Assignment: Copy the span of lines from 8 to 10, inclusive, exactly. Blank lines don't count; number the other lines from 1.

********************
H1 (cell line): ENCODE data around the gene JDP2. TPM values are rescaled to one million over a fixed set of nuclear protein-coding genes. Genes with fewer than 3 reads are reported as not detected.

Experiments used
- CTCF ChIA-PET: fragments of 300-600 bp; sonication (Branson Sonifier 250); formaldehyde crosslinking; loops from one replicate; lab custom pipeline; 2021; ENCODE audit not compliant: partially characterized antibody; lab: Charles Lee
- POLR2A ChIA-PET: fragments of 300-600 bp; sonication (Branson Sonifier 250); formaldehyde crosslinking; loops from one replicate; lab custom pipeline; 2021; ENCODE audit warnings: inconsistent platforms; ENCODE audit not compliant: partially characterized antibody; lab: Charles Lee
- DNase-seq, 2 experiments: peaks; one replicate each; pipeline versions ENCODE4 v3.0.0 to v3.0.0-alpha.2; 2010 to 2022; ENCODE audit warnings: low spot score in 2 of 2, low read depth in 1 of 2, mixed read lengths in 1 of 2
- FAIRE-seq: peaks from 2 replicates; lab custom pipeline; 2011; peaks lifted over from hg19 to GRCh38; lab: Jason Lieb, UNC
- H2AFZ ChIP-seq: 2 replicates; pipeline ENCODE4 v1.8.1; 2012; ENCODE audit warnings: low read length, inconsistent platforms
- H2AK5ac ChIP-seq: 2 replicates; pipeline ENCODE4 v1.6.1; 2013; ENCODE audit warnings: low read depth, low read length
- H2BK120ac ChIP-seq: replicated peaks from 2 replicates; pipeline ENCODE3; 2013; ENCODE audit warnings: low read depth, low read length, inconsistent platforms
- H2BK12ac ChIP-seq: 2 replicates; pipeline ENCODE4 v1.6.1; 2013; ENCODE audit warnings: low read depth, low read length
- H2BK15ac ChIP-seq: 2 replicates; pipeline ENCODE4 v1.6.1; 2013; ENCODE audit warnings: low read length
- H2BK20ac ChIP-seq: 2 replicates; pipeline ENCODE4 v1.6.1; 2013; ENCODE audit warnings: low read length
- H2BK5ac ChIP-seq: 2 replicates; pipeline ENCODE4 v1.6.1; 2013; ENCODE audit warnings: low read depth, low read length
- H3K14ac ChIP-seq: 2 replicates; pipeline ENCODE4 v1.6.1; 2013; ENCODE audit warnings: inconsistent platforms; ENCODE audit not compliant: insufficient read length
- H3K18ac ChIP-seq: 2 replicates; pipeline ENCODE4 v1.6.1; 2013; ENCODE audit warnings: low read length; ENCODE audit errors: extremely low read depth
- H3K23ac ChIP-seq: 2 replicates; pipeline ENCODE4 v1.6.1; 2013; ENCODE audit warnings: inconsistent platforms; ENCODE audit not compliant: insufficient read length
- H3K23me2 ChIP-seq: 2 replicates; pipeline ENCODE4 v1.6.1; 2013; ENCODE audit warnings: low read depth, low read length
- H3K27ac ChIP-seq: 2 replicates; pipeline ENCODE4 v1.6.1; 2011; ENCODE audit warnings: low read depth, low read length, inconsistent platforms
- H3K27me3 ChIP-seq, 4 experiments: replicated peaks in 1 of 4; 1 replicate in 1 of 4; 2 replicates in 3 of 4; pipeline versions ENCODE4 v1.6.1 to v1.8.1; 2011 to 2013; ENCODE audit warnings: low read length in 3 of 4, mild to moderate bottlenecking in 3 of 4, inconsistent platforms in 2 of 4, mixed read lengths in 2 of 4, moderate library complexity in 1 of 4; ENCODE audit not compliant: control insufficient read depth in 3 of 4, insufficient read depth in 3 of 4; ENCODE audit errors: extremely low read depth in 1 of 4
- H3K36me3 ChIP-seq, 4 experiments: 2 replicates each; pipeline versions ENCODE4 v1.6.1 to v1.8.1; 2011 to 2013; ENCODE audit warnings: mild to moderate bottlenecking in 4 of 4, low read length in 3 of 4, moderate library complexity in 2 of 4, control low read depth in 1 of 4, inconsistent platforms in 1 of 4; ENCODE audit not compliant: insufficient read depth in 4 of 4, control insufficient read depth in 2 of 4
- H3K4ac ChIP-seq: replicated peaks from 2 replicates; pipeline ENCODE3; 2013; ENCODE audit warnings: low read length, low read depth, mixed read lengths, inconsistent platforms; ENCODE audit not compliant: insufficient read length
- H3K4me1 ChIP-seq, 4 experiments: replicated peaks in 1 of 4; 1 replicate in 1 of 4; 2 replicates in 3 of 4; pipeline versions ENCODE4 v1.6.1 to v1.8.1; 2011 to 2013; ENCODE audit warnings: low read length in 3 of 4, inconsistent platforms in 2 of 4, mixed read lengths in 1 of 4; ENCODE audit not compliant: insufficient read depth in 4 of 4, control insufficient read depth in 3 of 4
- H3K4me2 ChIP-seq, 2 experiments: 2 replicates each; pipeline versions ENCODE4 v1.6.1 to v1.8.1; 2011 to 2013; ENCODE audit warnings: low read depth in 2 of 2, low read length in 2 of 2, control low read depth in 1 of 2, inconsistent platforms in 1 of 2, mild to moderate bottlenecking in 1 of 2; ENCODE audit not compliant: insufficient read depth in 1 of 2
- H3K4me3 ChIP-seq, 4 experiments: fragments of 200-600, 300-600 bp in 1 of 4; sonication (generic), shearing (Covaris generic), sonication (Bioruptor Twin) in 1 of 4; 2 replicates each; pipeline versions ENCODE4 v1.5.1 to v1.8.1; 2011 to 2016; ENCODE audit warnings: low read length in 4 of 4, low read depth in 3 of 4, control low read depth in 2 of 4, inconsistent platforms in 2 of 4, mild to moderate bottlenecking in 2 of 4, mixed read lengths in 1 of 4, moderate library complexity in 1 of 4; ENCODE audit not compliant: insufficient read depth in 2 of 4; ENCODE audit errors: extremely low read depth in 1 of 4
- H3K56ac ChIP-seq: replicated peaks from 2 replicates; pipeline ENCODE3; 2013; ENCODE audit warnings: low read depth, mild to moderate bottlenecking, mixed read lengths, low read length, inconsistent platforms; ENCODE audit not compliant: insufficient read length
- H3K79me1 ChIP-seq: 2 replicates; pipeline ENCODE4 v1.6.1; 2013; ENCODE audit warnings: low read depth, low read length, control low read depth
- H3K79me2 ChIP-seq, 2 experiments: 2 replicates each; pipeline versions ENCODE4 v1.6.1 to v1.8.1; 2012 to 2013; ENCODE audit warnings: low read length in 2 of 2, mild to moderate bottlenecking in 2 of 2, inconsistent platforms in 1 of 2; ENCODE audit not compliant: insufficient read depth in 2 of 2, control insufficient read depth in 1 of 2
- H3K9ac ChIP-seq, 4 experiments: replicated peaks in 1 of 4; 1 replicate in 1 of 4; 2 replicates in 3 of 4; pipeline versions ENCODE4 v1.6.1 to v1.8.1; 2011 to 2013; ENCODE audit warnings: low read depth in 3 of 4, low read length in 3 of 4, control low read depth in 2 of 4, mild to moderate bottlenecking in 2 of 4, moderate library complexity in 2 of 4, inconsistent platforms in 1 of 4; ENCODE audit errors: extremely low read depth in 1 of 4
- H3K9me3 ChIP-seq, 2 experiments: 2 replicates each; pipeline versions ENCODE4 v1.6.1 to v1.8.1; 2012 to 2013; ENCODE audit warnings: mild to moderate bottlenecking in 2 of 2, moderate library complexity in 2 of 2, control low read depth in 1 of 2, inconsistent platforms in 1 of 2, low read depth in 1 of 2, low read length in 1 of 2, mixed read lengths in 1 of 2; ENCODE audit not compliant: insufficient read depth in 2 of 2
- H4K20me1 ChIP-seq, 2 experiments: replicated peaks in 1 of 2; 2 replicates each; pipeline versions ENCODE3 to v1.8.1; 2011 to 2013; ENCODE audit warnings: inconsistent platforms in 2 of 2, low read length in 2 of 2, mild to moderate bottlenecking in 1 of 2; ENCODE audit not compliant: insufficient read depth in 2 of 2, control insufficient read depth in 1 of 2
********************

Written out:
- H2AK5ac ChIP-seq: 2 replicates; pipeline ENCODE4 v1.6.1; 2013; ENCODE audit warnings: low read depth, low read length
- H2BK120ac ChIP-seq: replicated peaks from 2 replicates; pipeline ENCODE3; 2013; ENCODE audit warnings: low read depth, low read length, inconsistent platforms
- H2BK12ac ChIP-seq: 2 replicates; pipeline ENCODE4 v1.6.1; 2013; ENCODE audit warnings: low read depth, low read length